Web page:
Hackers vs. AI: The Epic Showdown Hosted by the White House and Tech Elites

How hackers at the Def Con conference tried to break AI chatbots.

Photo: AI Village @ DEF CON
In an unprecedented move, the White House recently invited hackers and security researchers to challenge some of the leading generative AI models in the industry. The challenge, part of the annual DEF CON convention in Las Vegas, saw participants attempting to deceive chatbots from tech giants like OpenAI, Google, Microsoft, Meta, and Nvidia.

Over three days, from August 11 to 13, approximately 2,200 participants took on the challenge to manipulate these large language models (LLMs) into generating misleading information, such as fake news, defamatory statements, and potentially harmful instructions. This marked the first-ever public assessment of multiple LLMs, as confirmed by a representative from the White House Office of Science and Technology Policy.

Eight tech companies, including Anthropic, Cohere, Hugging Face, and Stability AI, collaborated with the White House and event co-organizers for this initiative. To ensure fairness, the AI models were anonymized, preventing any bias towards a particular chatbot.

Kelly Crummey, a representative for the Generative Red Teaming challenge, highlighted the enthusiasm of participants, with some lining up for hours and returning multiple times. The winner, in fact, participated 21 times.

Participants at Defcon AI Hacking
Photo: Paul Bloch
Among the participants were 220 students from 19 states. Ray Glower, a computer science major from Kirkwood Community College, shared his experience with CNBC. Glower attempted various tasks, including trying to extract credit card numbers and creating a defamatory Wikipedia article. He found success in a surveillance-related task, where he managed to deceive an AI model into providing a detailed surveillance procedure.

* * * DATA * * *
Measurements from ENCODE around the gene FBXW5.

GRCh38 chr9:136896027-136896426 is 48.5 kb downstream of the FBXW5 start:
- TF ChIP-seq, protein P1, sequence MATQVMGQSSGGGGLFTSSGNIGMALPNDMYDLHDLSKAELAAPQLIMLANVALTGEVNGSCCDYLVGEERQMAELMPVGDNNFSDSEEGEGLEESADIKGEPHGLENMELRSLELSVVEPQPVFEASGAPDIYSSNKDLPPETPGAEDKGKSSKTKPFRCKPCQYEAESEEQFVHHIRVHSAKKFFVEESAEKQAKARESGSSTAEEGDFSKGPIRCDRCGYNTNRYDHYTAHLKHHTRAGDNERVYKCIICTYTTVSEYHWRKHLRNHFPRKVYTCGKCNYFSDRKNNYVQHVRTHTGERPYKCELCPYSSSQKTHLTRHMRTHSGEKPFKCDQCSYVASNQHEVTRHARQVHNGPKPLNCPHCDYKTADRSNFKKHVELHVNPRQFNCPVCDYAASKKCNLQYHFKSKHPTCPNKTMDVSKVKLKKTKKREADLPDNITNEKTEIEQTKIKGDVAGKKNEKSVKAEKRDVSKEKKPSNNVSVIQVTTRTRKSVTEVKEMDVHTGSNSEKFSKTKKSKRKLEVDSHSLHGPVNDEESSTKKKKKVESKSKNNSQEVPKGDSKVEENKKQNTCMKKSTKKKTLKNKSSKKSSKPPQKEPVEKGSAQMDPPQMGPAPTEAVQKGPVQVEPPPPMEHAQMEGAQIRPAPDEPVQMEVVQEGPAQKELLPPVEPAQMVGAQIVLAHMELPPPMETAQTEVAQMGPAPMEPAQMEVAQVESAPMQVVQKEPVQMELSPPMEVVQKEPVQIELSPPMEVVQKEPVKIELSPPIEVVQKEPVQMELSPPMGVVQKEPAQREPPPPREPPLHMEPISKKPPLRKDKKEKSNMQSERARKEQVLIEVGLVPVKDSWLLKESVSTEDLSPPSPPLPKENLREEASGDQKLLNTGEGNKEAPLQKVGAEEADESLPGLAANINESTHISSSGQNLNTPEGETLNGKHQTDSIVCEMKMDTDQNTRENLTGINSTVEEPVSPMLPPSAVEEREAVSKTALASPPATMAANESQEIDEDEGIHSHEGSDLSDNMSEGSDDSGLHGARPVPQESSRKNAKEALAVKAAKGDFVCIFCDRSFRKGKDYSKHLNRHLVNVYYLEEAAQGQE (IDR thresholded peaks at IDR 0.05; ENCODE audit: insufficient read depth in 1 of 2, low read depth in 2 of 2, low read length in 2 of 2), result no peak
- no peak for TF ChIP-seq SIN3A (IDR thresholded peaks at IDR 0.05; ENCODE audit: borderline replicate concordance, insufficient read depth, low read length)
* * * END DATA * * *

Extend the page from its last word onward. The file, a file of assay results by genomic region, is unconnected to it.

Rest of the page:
The White House emphasized the importance of such "red teaming" exercises in identifying potential risks in AI systems. This aligns with the administration's commitment to ensuring the safety, security, and trustworthiness of AI technologies.

While the challenge's detailed results are yet to be disclosed, a policy paper is expected in October. Rumman Chowdhury, co-organizer of the event and co-founder of the AI accountability nonprofit Humane Intelligence, revealed that a comprehensive transparency report, in collaboration with the eight tech companies, will be released in February.

Chowdhury also shed light on the collaborative spirit of the event, noting that it provided a neutral space for tech companies, which often operate in silos, to come together. The challenge addressed various aspects of AI, including its internal consistency, information integrity, societal impacts, security, and more.

In a time often marked by pessimism, this collaborative effort between the government, tech companies, and nonprofits offers a glimmer of hope, signaling a collective commitment to ensuring the responsible development and deployment of AI technologies.

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